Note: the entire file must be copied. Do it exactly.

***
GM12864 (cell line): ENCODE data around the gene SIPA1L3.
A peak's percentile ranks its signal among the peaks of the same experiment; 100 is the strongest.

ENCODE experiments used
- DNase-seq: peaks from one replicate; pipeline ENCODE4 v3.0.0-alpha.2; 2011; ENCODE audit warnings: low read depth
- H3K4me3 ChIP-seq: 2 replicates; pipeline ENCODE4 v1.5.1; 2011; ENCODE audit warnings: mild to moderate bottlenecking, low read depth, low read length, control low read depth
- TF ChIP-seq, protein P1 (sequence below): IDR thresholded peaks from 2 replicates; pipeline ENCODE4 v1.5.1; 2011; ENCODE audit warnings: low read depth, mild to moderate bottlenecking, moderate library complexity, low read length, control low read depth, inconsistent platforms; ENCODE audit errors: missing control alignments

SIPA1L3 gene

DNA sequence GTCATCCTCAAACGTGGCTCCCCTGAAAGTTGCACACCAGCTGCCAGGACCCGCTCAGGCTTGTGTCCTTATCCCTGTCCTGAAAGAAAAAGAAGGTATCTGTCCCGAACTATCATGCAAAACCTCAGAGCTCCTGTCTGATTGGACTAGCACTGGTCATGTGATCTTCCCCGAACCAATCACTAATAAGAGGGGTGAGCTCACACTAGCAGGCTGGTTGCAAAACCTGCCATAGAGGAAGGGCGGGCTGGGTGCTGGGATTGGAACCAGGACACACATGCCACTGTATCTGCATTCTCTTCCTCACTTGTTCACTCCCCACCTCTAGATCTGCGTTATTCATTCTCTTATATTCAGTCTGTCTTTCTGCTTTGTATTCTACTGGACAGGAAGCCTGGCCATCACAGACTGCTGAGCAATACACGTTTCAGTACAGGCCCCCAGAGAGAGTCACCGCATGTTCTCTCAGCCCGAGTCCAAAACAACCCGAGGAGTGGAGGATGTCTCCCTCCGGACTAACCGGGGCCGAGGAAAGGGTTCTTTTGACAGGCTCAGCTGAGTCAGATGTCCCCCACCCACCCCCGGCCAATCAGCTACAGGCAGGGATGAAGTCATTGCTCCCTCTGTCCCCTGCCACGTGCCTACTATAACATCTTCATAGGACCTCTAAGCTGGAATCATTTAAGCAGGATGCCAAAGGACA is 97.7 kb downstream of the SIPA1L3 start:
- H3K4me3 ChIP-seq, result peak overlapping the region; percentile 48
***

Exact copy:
GM12864 (cell line): ENCODE data around the gene SIPA1L3.
A peak's percentile ranks its signal among the peaks of the same experiment; 100 is the strongest.

ENCODE experiments used
- DNase-seq: peaks from one replicate; pipeline ENCODE4 v3.0.0-alpha.2; 2011; ENCODE audit warnings: low read depth
- H3K4me3 ChIP-seq: 2 replicates; pipeline ENCODE4 v1.5.1; 2011; ENCODE audit warnings: mild to moderate bottlenecking, low read depth, low read length, control low read depth
- TF ChIP-seq, protein P1 (sequence below): IDR thresholded peaks from 2 replicates; pipeline ENCODE4 v1.5.1; 2011; ENCODE audit warnings: low read depth, mild to moderate bottlenecking, moderate library complexity, low read length, control low read depth, inconsistent platforms; ENCODE audit errors: missing control alignments

SIPA1L3 gene

DNA sequence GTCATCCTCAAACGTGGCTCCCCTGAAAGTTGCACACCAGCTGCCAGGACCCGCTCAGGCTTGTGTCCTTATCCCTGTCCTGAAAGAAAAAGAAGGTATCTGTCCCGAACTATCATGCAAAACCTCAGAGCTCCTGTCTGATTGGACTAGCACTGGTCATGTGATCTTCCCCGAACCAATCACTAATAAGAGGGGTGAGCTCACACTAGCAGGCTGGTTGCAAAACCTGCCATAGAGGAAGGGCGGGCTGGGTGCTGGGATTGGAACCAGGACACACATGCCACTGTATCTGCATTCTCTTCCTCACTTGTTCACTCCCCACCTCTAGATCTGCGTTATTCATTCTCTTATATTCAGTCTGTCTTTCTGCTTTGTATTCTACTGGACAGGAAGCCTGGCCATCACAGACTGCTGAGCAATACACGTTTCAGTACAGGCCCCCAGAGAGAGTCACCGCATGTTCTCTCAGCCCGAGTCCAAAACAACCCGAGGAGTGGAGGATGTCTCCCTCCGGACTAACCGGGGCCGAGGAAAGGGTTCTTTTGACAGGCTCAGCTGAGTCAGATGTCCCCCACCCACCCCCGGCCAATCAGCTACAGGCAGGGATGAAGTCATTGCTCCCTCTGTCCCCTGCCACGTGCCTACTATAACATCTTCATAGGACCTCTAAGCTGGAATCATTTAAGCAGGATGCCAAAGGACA is 97.7 kb downstream of the SIPA1L3 start:
- H3K4me3 ChIP-seq, result peak overlapping the region; percentile 48